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Here are a few best tips that can help you crack any government competitive exams Part - 2 by KShare


Shorter study sessions work better than long, strenuous sessions

Psychologists have found out that students learn as much in one-hour sessions spread over four days as they learn in one six-hour marathon session. It means that students could cut their study time by at least 30% by using a well-planned study schedule or time table. Consider this: When you study for a limited time, it makes your brain work more efficiently. Most of the IITians report that they can cram much more a day before an exam than a regular day – which just confirms this particular research conclusion. Besides, it is believed that during study breaks, the mind absorbs information automatically, without any conscious effort on your part. Hence, for intense memorization sessions like when you are trying to learn dates and events, names of countries and their capitals, a foreign language or math formulae, you should not study for more than 20 to 30 minutes at a stretch.

Focus on understanding and not on memorising

Exams like JEE, NEET and CPT are extremely complex, and check your analytical skills. You cannot crack these simply by isolating various concepts and memorising them. You not only need to understand them, but you must also analyse them and know how they are interlinked. These help with getting a strong understanding of concepts.

Ensure that you have a thorough understanding of your basics. Concepts that you have studied after grade 8 form the foundation of concepts that you will be tested on in these exams. If you have started preparing at an early stage, you should leave some time to revise these concepts before moving on to the core syllabus.

Moreover, simply memorising the concepts will not give you a good base to build on while you are pursuing your degree. It will eventually hamper your growth.

Do not slouch or study when you are sleepy

Sitting with books when sleepy-eyed is a total waste of time. For me, 3 pm is the time when I get quite slothful – about two hours after I have lunch. For some others, early morning is the time when they just can’t wake up to read anything coherently. If you have too much backlog to cover, just do something light at the time – like clearing your desk, sorting your notes or arranging your school bag to let the sleepy phase pass. Better idea? Take a quick 15-minute nap to charge your mind for your study time.

Practice is the key

Now that you have understood your concepts and remember them, you must start practicing. Start by explaining these concepts to your friends and peers. This will help you create a stronger foundation.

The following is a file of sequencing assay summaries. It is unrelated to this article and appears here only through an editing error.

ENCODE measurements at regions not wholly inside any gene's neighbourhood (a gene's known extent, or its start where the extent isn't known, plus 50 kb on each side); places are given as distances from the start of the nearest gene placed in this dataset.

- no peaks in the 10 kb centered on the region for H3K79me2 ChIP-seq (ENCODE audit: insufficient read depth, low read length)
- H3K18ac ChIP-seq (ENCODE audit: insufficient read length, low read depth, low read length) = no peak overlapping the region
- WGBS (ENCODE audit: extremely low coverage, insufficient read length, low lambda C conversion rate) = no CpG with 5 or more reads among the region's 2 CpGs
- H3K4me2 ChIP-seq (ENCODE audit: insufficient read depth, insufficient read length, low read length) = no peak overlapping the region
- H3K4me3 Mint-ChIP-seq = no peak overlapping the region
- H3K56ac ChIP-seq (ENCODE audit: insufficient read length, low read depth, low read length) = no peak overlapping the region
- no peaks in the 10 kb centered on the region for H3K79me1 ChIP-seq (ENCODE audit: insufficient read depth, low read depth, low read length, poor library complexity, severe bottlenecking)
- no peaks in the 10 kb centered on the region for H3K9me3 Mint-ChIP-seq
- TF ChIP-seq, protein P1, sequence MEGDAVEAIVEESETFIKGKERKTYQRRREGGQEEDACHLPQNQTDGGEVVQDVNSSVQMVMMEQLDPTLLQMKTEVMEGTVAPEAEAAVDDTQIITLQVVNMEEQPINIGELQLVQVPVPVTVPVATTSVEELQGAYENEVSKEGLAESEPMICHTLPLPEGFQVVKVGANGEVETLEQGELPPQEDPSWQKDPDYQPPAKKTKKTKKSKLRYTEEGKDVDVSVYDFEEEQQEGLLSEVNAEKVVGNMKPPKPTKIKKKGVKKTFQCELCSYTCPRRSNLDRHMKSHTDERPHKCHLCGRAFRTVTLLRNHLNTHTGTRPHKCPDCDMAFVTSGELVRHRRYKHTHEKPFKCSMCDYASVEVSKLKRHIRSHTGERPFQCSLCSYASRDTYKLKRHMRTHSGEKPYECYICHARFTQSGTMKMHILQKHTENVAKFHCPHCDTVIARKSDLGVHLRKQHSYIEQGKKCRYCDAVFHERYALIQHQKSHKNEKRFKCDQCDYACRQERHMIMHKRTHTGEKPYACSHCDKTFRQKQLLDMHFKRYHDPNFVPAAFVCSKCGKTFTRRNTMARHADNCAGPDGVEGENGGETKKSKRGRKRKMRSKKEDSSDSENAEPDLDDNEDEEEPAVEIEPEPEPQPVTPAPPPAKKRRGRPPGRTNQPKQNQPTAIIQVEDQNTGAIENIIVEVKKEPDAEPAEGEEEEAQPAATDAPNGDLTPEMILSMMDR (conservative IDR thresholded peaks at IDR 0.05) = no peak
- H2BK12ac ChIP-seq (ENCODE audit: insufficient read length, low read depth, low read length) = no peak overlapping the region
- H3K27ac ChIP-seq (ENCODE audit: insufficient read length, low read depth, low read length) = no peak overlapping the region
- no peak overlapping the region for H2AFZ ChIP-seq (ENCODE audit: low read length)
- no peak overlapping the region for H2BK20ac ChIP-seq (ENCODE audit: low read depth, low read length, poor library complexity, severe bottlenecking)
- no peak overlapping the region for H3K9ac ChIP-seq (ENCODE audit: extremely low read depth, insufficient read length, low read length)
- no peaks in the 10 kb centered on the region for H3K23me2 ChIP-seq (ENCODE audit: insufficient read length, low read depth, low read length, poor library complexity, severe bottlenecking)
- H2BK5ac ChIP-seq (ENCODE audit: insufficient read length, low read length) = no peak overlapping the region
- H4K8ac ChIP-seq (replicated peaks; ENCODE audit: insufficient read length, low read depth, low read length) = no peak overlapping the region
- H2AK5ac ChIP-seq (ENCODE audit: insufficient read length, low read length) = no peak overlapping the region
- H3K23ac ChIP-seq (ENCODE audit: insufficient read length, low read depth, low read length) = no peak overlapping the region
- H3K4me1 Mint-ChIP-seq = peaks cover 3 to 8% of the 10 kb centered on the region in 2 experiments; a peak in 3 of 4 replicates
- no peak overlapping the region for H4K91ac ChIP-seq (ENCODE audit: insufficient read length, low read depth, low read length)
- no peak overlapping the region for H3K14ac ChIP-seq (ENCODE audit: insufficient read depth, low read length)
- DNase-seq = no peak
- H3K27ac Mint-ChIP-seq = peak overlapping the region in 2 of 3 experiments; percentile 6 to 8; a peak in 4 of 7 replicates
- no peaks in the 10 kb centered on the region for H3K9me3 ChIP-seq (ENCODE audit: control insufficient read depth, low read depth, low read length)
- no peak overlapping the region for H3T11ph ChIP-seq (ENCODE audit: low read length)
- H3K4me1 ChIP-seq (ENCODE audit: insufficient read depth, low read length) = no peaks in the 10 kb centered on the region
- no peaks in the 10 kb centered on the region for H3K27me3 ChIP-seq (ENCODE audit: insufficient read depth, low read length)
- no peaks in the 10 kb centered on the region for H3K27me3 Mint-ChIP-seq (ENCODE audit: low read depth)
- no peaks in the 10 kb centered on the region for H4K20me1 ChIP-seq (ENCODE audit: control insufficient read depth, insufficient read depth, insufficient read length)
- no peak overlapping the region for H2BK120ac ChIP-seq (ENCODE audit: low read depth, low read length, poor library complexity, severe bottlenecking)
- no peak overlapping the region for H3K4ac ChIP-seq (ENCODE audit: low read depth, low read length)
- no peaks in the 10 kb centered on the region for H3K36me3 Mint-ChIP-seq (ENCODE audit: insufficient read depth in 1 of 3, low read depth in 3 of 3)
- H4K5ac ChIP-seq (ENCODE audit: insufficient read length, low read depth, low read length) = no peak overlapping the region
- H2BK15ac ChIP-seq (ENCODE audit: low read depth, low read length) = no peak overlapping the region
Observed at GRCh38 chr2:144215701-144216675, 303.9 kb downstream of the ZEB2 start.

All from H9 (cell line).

The next step is to take subject or topic wise practice tests. Focus on using your understanding to solve an array of questions based on those concepts. As you start attempting these questions, you will get better at solving them. The amount of time you will spend per question will reduce.

Once you have completed the syllabus, start solving as many mock tests and previous year question papers as you can. These will give you a real feel of the exam and you will be able to plan an overall exam strategy. The more mock tests you solve, the more acclimatised your body gets to focusing for long hours and dealing with pressure situations.

Smart work is better than hard work

The attention you pay to the subject and alertness of your mind matters more than the time you spend on it. For competitive entrance examinations, especially, one does not count the number of hours he/she is spending in front of books; Rather, you need to measure the amount of focused study you’re doing. Most common strategies to keep yourself alert are:

  • Minimize distractions. Get rid of the TV noise blaring somewhere in the room, running errands in between studies, and people shouting in your ears. Of course, you cannot control all your family, but you may adjust your time table to study early in the morning or late at night when everyone else is quiet.

  • Start with the most difficult or boring subject when you are fully alert. Keep the easier ones for the times when you feel lazy to study.

Manage your time judiciously and stick to the plan

Now that you have made a plan for yourself, nothing is as important as sticking to it and executing it effectively. Time management at this stage is extremely important. The key to time management is developing a strategy that suits you the most. Some students feel that they study well in short but intensive study hours, which gives them time to relax. Study at an hour that suits you the most - be it early in the morning or late into the night. Avoid long breaks, but ensure that you do spend some time relaxing, enjoying, and even exercising. Pick out one sport and one hobby and spend time away from your books. Remember, focused preparation doesn’t mean overburdening yourself and completely cutting down other activities. A nice balanced schedule for extra-curriculars helps you concentrate better in your studies.


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